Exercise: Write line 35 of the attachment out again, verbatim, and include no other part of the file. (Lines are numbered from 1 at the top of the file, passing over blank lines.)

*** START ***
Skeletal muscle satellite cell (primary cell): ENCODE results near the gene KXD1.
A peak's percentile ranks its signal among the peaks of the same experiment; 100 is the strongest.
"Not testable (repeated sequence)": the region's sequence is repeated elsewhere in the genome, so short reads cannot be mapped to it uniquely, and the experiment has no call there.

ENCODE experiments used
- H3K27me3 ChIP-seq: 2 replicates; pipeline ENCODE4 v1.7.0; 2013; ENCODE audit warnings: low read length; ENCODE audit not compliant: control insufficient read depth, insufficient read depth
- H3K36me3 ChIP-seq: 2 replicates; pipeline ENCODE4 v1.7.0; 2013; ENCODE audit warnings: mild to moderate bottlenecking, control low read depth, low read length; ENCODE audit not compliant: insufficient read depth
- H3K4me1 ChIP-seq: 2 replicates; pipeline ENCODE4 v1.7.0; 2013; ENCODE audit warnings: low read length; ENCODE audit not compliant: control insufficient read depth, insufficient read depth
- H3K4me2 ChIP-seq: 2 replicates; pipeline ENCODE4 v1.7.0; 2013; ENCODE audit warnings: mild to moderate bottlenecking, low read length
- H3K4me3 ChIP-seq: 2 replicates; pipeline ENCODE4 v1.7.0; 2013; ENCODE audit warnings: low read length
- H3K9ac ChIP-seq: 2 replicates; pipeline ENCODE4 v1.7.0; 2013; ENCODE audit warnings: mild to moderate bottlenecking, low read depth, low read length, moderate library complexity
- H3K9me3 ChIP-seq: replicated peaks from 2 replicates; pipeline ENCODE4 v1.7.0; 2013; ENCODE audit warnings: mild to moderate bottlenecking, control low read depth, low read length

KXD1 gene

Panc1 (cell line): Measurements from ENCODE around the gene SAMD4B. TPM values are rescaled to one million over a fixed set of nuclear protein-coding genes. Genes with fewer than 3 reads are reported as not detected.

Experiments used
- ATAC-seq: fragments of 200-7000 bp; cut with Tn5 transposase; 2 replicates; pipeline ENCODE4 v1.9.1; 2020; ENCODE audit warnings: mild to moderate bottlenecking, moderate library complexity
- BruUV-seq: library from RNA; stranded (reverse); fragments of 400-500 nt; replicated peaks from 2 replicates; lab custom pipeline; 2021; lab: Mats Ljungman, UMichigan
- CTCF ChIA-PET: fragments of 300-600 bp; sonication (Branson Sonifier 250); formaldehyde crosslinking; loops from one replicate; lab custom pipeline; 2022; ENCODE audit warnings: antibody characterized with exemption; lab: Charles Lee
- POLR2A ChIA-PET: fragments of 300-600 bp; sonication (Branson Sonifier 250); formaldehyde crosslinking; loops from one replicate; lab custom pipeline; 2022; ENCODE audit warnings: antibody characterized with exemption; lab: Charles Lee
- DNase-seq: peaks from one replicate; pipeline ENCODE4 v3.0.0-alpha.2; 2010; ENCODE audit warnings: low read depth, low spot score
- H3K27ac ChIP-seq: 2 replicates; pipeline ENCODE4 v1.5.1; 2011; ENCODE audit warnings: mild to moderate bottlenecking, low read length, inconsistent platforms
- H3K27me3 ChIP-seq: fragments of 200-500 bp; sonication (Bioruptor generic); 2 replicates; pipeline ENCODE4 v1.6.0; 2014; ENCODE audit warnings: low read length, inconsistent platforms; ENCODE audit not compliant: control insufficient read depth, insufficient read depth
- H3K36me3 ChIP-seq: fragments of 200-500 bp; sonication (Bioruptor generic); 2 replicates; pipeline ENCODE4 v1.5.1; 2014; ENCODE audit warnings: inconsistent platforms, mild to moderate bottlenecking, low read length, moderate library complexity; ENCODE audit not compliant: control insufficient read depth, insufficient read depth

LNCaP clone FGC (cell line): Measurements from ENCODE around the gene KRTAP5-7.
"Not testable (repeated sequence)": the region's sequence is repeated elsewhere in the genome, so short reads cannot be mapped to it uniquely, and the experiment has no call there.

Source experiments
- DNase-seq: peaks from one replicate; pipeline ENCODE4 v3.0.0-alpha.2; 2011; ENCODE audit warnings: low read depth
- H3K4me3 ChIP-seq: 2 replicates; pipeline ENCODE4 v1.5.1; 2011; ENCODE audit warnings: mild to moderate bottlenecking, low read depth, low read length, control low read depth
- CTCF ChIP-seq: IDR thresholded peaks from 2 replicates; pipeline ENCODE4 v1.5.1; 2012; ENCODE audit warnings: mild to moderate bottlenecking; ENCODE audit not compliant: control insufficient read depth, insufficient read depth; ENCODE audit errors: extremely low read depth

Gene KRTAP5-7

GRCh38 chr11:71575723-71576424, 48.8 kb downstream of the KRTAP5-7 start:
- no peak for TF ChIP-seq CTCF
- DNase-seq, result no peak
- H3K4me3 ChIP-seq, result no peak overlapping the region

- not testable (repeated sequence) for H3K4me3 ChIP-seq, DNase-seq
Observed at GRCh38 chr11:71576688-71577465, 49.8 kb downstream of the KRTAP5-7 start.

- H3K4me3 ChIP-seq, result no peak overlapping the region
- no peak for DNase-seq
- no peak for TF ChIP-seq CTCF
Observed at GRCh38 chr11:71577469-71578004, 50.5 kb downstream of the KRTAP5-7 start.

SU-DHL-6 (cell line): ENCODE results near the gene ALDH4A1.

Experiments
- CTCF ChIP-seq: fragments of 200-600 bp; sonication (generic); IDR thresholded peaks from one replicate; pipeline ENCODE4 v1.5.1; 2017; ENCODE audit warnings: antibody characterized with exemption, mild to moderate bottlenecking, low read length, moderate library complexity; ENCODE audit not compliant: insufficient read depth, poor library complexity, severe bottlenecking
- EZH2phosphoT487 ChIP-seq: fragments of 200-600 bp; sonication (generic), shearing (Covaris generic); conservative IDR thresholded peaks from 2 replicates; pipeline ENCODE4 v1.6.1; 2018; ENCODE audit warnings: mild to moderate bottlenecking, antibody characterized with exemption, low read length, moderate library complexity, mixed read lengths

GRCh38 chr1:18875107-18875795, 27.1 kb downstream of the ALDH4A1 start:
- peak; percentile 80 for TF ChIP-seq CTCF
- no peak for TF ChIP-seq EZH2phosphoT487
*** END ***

Observed at GRCh38 chr11:71576688-71577465, 49.8 kb downstream of the KRTAP5-7 start.